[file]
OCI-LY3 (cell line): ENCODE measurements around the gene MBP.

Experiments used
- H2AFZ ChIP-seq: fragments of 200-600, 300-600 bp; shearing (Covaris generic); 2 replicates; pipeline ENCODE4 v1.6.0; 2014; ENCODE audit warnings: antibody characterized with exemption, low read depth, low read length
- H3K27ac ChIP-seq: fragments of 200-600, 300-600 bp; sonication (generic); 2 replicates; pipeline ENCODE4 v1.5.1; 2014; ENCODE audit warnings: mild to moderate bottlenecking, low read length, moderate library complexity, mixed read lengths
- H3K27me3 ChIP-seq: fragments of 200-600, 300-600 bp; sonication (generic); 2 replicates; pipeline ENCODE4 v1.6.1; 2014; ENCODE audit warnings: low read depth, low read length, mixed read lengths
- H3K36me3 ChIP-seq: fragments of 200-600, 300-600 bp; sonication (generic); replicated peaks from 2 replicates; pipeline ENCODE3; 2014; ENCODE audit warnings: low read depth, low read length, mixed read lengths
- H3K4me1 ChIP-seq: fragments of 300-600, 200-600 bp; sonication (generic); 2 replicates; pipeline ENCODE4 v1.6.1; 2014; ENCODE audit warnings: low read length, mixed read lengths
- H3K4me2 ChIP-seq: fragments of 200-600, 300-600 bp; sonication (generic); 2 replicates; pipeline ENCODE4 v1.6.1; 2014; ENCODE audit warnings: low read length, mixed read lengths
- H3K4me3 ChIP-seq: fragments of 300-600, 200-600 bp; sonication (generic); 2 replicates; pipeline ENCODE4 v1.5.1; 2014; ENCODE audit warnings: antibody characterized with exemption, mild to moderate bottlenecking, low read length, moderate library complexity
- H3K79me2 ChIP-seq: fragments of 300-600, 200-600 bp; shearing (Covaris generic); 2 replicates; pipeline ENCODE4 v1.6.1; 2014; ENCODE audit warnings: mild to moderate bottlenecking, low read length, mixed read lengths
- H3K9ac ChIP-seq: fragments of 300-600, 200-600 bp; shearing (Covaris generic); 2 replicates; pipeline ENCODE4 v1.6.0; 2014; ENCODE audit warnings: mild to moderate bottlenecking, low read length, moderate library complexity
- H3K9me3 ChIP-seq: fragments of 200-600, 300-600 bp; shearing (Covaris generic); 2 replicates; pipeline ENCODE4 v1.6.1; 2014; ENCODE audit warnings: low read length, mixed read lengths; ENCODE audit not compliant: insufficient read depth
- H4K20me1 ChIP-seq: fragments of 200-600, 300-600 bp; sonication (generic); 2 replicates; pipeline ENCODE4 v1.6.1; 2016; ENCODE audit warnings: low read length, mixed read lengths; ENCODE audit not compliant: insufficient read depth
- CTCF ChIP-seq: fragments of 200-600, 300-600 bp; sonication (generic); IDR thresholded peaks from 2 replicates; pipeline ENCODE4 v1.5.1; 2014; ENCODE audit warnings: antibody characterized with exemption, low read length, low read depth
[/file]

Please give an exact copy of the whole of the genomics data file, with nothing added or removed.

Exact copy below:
OCI-LY3 (cell line): ENCODE measurements around the gene MBP.

Experiments used
- H2AFZ ChIP-seq: fragments of 200-600, 300-600 bp; shearing (Covaris generic); 2 replicates; pipeline ENCODE4 v1.6.0; 2014; ENCODE audit warnings: antibody characterized with exemption, low read depth, low read length
- H3K27ac ChIP-seq: fragments of 200-600, 300-600 bp; sonication (generic); 2 replicates; pipeline ENCODE4 v1.5.1; 2014; ENCODE audit warnings: mild to moderate bottlenecking, low read length, moderate library complexity, mixed read lengths
- H3K27me3 ChIP-seq: fragments of 200-600, 300-600 bp; sonication (generic); 2 replicates; pipeline ENCODE4 v1.6.1; 2014; ENCODE audit warnings: low read depth, low read length, mixed read lengths
- H3K36me3 ChIP-seq: fragments of 200-600, 300-600 bp; sonication (generic); replicated peaks from 2 replicates; pipeline ENCODE3; 2014; ENCODE audit warnings: low read depth, low read length, mixed read lengths
- H3K4me1 ChIP-seq: fragments of 300-600, 200-600 bp; sonication (generic); 2 replicates; pipeline ENCODE4 v1.6.1; 2014; ENCODE audit warnings: low read length, mixed read lengths
- H3K4me2 ChIP-seq: fragments of 200-600, 300-600 bp; sonication (generic); 2 replicates; pipeline ENCODE4 v1.6.1; 2014; ENCODE audit warnings: low read length, mixed read lengths
- H3K4me3 ChIP-seq: fragments of 300-600, 200-600 bp; sonication (generic); 2 replicates; pipeline ENCODE4 v1.5.1; 2014; ENCODE audit warnings: antibody characterized with exemption, mild to moderate bottlenecking, low read length, moderate library complexity
- H3K79me2 ChIP-seq: fragments of 300-600, 200-600 bp; shearing (Covaris generic); 2 replicates; pipeline ENCODE4 v1.6.1; 2014; ENCODE audit warnings: mild to moderate bottlenecking, low read length, mixed read lengths
- H3K9ac ChIP-seq: fragments of 300-600, 200-600 bp; shearing (Covaris generic); 2 replicates; pipeline ENCODE4 v1.6.0; 2014; ENCODE audit warnings: mild to moderate bottlenecking, low read length, moderate library complexity
- H3K9me3 ChIP-seq: fragments of 200-600, 300-600 bp; shearing (Covaris generic); 2 replicates; pipeline ENCODE4 v1.6.1; 2014; ENCODE audit warnings: low read length, mixed read lengths; ENCODE audit not compliant: insufficient read depth
- H4K20me1 ChIP-seq: fragments of 200-600, 300-600 bp; sonication (generic); 2 replicates; pipeline ENCODE4 v1.6.1; 2016; ENCODE audit warnings: low read length, mixed read lengths; ENCODE audit not compliant: insufficient read depth
- CTCF ChIP-seq: fragments of 200-600, 300-600 bp; sonication (generic); IDR thresholded peaks from 2 replicates; pipeline ENCODE4 v1.5.1; 2014; ENCODE audit warnings: antibody characterized with exemption, low read length, low read depth